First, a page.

Norwegian drilling firm Odfjell Drilling has announced that it has reached an agreement with French giant Total to suspend proposed drilling work off the South African coast, due to ongoing uncertainties related to the Covid-19 pandemic.
The two companies had originally agreed to begin drilling work in the second quarter of this year, using one of Odfjell’s Deepsea Stavanger drills, a facility designed for use in exploratory or development work, which can operate up to depths of three kilometres. As recently as April, the companies expected the drill to be shipped to South Africa to begin work, but this timeframe has since proven optimistic, with both companies accepting that the rig will remain idle for an unspecified time.
“Once the idle period is complete, the rig will mobilise to South Africa to commence its charter as planned,” said Odfjell in a statement announcing the delay. “The idle agreement is a reflection of both parties’ commitment to proceed with the South Africa drilling program and shall provide the framework to navigate the current uncertainty.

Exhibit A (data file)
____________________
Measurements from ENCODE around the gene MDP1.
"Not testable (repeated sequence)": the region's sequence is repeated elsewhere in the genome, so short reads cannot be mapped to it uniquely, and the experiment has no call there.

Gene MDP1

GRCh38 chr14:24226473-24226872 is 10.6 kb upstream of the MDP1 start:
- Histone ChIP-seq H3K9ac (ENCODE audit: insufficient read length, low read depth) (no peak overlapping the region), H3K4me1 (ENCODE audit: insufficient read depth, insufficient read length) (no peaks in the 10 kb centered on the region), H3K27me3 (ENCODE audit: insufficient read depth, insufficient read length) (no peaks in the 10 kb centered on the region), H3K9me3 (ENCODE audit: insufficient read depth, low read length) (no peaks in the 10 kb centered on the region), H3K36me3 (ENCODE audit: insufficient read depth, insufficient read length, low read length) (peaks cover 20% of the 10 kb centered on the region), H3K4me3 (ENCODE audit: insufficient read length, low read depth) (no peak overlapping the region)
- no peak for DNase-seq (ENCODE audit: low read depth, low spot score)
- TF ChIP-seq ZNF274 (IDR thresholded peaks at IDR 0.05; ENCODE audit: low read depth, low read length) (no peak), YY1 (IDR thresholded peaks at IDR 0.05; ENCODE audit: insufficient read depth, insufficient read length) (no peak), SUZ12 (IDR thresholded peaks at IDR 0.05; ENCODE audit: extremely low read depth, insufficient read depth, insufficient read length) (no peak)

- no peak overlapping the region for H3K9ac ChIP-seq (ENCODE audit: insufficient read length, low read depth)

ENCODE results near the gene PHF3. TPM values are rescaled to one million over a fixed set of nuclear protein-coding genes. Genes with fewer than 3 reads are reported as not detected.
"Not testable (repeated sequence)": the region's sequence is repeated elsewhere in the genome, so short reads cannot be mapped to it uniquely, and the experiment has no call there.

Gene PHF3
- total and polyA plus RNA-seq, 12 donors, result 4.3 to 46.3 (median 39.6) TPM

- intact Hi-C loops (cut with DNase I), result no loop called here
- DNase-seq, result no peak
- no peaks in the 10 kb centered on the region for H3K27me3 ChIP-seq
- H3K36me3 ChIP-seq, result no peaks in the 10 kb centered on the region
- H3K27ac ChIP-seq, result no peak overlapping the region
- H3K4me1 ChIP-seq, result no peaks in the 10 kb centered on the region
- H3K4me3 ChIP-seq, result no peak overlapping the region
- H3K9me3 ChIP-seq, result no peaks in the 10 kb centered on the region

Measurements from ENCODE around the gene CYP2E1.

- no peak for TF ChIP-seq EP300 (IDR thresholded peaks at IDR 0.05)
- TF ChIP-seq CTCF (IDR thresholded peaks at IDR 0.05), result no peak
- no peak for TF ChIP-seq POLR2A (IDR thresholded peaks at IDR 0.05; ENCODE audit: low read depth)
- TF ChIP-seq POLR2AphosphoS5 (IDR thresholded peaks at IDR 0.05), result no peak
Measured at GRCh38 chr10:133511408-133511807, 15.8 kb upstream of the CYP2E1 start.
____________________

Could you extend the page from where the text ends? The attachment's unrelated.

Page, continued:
“Odfjell Drilling will be compensated by Total during this idle time,” continued the company.
Total first discovered the gas condensate deposit during exploration work completed last February; the discovery, dubbed the Brulpadda well, revealed gas deposits up to 3,633m below the surface of the water, and Total immediately followed this work by purchasing a number of additional exploration licenses.
In sum, Total has permits to explore 19,000km2 kilometres up to a depth of 1,800m in the area, and has signed operating agreements with a number of other companies, including Qatar Petroleum and South African consortium Main Street, to further develop the project.
“We are very pleased to announce the Brulpadda discovery, which was drilled in a challenging deepwater environment”, said Kevin McLachlan, senior vice president of exploration at Total upon the discovery last year. “With this discovery, Total has opened a new world-class gas and oil play and is well positioned to test several follow-on prospects on the same block.”